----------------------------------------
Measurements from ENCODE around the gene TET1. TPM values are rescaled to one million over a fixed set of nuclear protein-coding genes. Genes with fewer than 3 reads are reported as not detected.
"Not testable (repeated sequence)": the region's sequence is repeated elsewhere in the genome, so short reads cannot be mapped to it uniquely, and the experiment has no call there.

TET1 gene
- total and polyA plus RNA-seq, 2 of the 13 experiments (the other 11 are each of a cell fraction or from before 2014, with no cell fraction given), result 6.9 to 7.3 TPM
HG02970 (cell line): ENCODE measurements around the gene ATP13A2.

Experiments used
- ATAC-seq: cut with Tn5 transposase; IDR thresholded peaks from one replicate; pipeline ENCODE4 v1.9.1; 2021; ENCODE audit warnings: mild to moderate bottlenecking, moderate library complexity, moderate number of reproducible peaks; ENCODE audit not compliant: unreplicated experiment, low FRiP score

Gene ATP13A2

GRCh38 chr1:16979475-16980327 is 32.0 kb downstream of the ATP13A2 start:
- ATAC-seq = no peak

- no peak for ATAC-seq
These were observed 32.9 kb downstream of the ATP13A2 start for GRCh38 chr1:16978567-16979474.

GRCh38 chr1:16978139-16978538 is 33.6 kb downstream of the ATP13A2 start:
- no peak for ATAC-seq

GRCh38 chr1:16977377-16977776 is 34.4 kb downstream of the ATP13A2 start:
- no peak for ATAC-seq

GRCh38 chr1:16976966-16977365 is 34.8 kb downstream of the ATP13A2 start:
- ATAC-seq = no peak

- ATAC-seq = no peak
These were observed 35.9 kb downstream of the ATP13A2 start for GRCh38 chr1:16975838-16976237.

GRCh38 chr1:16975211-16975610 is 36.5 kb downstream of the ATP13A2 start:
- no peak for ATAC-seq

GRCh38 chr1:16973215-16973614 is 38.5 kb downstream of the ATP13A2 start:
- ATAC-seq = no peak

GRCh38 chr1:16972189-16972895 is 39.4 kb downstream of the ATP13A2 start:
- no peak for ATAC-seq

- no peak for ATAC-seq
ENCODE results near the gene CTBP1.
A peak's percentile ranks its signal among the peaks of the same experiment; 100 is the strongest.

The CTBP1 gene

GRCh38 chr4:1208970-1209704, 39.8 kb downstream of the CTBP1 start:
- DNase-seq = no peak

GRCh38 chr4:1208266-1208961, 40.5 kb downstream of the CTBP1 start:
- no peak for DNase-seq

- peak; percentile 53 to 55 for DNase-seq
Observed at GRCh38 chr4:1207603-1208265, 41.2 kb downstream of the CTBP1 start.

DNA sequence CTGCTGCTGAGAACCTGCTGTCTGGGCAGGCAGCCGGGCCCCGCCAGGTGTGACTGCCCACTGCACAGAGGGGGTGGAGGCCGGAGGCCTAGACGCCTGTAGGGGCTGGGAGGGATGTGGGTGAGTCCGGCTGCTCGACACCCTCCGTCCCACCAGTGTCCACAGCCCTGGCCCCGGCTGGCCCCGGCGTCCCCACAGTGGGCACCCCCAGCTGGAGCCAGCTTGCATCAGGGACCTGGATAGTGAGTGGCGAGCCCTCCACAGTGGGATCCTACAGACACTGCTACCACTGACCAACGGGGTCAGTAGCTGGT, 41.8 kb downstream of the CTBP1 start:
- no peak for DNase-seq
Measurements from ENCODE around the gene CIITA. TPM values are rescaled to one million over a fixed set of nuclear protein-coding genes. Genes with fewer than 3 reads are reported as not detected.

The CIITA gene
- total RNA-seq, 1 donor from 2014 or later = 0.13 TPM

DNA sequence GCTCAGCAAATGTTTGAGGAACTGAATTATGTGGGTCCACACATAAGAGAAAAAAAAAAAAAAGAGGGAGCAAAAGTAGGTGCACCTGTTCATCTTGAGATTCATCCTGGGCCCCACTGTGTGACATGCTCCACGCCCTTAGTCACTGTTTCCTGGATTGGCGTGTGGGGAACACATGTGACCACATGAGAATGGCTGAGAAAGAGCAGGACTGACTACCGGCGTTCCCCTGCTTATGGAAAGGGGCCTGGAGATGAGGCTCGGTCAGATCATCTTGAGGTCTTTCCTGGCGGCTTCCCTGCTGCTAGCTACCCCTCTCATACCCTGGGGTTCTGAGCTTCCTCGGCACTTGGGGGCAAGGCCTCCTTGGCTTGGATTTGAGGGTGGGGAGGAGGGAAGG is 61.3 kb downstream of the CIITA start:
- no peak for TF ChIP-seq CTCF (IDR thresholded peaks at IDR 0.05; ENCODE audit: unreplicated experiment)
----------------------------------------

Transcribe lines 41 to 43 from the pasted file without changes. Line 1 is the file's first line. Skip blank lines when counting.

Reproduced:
- total RNA-seq, 1 donor from 2014 or later = 0.13 TPM

DNA sequence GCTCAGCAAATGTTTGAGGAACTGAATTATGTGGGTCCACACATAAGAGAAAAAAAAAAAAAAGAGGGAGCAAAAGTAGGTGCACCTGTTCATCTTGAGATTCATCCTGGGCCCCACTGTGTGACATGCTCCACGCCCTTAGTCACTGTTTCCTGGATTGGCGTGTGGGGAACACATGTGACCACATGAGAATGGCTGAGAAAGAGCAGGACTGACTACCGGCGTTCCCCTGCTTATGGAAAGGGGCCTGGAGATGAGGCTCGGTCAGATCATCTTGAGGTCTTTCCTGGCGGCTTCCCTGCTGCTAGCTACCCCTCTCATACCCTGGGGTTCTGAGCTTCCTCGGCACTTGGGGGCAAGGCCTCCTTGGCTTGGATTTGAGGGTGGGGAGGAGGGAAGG is 61.3 kb downstream of the CIITA start:
- no peak for TF ChIP-seq CTCF (IDR thresholded peaks at IDR 0.05; ENCODE audit: unreplicated experiment)